First day of the semester yesterday. Wide-eyed undergrads were flocking to their physics classes in our brand new and completely beautiful building. I’m not so sure they were thrilled about it; doing physics is not something that naturally appeals to most denizens of the university. I admit I’m feeling a few pangs myself for entirely different reasons – though in a lot of ways teaching (and grading!) is a massive time sink, as a research assistant I do miss being in front of a blackboard and helping teach the next generation their physics. Maybe I’ll volunteer to do some tutoring now and then…
What are they learning this week? If I had to guess, probably linear motion in one dimension for the first class and static electric fields for the second class. Via Swans on Tea, we can see a great demonstration of one form of 1d motion. It’s high-speed photography by artist Alan Sailer of liquid-nitrogen-frozen objects being perforated with a pellet rifle. I’ll just sample one, you can view the rest at the link – this one is a plum meeting a pellet at some 200 meters per second:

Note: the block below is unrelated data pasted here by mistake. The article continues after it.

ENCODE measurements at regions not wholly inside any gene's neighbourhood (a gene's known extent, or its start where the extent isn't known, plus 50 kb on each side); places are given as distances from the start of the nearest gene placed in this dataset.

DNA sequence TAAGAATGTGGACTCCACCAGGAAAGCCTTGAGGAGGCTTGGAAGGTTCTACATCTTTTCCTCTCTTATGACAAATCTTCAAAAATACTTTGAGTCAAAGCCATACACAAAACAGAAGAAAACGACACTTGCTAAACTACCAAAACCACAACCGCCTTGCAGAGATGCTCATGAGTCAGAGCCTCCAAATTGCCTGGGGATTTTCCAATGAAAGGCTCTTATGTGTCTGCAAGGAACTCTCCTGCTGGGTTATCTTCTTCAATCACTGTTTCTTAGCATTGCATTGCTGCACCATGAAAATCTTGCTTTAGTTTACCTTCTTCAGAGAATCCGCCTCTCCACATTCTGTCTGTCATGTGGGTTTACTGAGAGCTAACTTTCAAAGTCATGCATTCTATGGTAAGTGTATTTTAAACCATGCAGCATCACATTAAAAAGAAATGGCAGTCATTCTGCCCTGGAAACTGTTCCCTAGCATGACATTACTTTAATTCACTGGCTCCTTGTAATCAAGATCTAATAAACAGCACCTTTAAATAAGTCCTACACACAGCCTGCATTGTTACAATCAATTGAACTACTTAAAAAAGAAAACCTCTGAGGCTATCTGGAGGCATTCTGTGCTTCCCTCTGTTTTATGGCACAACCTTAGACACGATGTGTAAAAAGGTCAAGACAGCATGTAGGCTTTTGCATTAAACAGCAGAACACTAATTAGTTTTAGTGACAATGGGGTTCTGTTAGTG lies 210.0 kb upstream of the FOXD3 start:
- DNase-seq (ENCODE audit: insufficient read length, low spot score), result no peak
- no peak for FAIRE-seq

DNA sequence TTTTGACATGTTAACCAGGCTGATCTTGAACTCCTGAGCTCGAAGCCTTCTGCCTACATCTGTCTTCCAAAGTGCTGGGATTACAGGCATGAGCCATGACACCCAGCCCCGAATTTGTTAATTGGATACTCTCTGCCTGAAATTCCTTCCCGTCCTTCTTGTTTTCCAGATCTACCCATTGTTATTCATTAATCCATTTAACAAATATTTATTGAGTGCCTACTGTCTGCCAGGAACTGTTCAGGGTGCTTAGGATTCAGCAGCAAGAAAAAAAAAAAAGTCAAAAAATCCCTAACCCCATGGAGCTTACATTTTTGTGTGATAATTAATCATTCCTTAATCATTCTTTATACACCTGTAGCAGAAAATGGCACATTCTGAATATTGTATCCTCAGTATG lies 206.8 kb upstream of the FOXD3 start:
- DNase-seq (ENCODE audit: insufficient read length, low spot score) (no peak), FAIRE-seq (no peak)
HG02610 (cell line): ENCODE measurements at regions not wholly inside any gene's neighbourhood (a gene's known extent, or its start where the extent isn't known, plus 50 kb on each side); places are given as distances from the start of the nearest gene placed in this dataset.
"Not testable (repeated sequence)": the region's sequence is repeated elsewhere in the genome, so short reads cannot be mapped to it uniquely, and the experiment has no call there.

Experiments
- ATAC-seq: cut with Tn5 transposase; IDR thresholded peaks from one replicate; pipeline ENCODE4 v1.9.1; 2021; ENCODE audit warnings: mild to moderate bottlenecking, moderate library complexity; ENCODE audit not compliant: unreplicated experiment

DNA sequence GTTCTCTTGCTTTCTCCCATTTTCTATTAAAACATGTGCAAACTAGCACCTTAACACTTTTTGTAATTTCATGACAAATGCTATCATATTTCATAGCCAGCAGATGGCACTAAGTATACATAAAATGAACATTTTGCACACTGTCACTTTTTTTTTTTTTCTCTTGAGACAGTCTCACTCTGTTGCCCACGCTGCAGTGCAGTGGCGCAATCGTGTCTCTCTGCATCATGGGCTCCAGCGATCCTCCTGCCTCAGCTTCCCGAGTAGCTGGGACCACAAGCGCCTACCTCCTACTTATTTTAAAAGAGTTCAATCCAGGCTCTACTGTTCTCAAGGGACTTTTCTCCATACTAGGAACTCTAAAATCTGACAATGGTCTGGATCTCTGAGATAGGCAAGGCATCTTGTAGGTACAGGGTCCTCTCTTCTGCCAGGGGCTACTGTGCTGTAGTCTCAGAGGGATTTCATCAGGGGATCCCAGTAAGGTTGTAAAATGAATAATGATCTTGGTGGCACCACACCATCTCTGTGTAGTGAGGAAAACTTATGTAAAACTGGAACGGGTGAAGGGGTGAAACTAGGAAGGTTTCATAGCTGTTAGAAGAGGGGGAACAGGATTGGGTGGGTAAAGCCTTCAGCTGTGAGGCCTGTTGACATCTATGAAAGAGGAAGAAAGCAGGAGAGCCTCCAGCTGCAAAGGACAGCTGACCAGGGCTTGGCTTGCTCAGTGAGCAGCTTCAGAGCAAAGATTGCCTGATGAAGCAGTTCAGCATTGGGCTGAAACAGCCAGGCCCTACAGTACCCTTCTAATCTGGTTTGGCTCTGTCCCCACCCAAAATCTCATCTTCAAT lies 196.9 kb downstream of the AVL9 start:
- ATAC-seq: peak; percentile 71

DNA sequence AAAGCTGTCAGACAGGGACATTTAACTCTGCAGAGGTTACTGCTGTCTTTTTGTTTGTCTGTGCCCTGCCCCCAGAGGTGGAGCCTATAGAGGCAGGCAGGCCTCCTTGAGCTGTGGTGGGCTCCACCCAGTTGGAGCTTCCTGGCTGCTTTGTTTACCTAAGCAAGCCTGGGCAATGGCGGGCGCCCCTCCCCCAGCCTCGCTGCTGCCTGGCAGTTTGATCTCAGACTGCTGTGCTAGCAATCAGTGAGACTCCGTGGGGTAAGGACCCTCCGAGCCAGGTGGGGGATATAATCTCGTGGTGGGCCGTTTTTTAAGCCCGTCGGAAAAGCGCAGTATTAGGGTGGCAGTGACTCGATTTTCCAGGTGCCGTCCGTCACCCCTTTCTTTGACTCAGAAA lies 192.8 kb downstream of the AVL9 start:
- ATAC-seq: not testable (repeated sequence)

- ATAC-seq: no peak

There’s lots of freshman physics in this scenario. There’s finding the average acceleration of the pellet in the object by looking at the speed before and after. There’s finding the force the pellet exerts by using the acceleration and the mass of the pellet. There’s conservation of momentum in the way the fragments fly. There’s electrical currents in the flash that makes the photograph possible. There’s the energy and power involved in the light itself. There’s no end to the problems you can pose.
I propose we do an open-ended question to stretch our minds, since this one not a cut-and-dry numerical answer: why do frozen objects have a greater tendency to shatter than warm ones, even in the absence of an overt water -> ice phase change? Think about what temperature is on the atomic level, and you’ll be on the right track.